Activists are asking people to plant and grow sunflowers with a goal of decontaminating soil made radioactive in the wake of the Fukushima nuclear disaster. A group of young entrepreneurs and civil servants are asking volunteers to grow sunflowers, then send the seeds to the Fukushima area where they will be planted next year to help clean the soil of contamination.
The process of extracting contaminants from the soil via plants is called phytoremediation. While animals can move away from pollutants or other toxics (if they’re lucky), plants have evolved ways to live with the toxics and eventually extract them from the soil. The downside is that the concentrated pollutants, such as radioactivity or lead, can then pass along the food chain if not disposed of properly.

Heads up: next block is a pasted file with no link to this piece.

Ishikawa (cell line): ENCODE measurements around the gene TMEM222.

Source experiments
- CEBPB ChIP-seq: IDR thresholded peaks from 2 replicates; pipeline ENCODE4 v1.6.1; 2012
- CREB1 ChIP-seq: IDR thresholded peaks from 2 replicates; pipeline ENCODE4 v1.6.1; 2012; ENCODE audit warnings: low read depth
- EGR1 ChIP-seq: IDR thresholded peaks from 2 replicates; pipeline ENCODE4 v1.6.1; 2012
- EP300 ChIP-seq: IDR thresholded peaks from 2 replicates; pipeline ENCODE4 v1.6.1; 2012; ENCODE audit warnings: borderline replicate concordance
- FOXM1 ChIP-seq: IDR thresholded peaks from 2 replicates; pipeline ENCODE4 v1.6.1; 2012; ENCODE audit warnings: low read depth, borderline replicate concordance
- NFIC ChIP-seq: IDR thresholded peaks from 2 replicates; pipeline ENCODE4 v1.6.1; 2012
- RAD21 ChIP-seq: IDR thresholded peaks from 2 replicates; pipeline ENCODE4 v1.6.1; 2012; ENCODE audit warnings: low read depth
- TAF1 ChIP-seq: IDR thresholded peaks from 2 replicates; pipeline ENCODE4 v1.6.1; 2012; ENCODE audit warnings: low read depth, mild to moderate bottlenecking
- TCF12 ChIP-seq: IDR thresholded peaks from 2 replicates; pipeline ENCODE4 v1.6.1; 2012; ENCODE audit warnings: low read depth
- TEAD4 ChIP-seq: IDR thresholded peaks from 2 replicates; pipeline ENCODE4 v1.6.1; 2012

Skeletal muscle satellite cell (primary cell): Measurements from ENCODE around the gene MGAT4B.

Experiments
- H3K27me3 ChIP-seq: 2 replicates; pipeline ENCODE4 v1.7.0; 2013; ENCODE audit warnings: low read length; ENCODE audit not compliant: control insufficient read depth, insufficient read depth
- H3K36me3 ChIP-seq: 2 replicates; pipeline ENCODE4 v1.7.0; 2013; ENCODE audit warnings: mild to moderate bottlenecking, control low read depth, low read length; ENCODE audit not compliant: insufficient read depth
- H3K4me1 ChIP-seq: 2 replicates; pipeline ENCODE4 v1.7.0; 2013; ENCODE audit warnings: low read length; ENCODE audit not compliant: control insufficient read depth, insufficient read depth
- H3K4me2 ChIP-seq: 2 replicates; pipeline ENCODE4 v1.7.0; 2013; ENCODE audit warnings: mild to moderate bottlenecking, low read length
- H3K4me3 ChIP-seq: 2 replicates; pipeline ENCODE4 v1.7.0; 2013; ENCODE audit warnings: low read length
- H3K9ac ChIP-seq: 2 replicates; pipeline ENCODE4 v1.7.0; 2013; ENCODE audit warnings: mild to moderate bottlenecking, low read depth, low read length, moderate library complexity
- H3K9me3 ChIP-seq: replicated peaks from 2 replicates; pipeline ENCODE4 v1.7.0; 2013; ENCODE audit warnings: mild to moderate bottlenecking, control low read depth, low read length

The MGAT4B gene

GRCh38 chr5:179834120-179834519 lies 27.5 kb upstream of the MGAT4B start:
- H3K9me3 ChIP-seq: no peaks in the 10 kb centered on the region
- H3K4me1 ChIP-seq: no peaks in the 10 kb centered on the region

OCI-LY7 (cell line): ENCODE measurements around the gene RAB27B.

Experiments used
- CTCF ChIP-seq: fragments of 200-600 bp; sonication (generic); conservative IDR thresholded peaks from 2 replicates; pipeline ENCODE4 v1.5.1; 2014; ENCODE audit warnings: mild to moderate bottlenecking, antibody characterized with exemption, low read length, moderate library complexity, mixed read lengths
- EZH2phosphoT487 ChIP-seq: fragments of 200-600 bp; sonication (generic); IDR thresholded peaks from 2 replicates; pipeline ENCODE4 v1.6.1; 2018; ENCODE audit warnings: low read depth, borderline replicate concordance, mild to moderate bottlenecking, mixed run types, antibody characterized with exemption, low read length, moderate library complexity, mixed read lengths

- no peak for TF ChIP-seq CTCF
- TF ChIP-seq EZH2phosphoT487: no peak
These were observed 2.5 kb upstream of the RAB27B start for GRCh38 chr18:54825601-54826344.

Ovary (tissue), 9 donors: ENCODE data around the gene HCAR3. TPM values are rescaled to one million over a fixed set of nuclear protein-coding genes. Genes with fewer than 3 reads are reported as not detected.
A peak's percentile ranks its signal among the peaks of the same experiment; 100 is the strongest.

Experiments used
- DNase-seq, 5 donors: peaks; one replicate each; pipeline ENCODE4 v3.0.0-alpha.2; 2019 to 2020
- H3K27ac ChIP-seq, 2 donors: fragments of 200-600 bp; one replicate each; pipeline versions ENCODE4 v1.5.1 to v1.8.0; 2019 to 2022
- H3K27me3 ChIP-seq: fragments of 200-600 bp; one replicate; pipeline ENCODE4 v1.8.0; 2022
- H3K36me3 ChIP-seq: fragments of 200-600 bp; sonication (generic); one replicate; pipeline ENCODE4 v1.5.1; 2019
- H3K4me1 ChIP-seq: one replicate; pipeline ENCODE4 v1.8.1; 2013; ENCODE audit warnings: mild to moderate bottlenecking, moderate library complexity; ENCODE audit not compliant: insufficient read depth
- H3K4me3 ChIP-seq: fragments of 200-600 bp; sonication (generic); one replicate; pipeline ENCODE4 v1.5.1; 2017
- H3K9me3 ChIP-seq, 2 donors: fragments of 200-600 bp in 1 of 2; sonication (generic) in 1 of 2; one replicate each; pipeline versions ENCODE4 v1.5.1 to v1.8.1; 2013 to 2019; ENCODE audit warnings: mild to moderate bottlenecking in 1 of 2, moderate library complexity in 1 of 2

Fungi, bacteria and plants have remarkable properties that can help clean up the messes that we humans create. While no one solution will solve the problem of irradiated soil and the struggling farmers, it’s always wise to look to nature first for the processes that can heal the land.Read the whole article here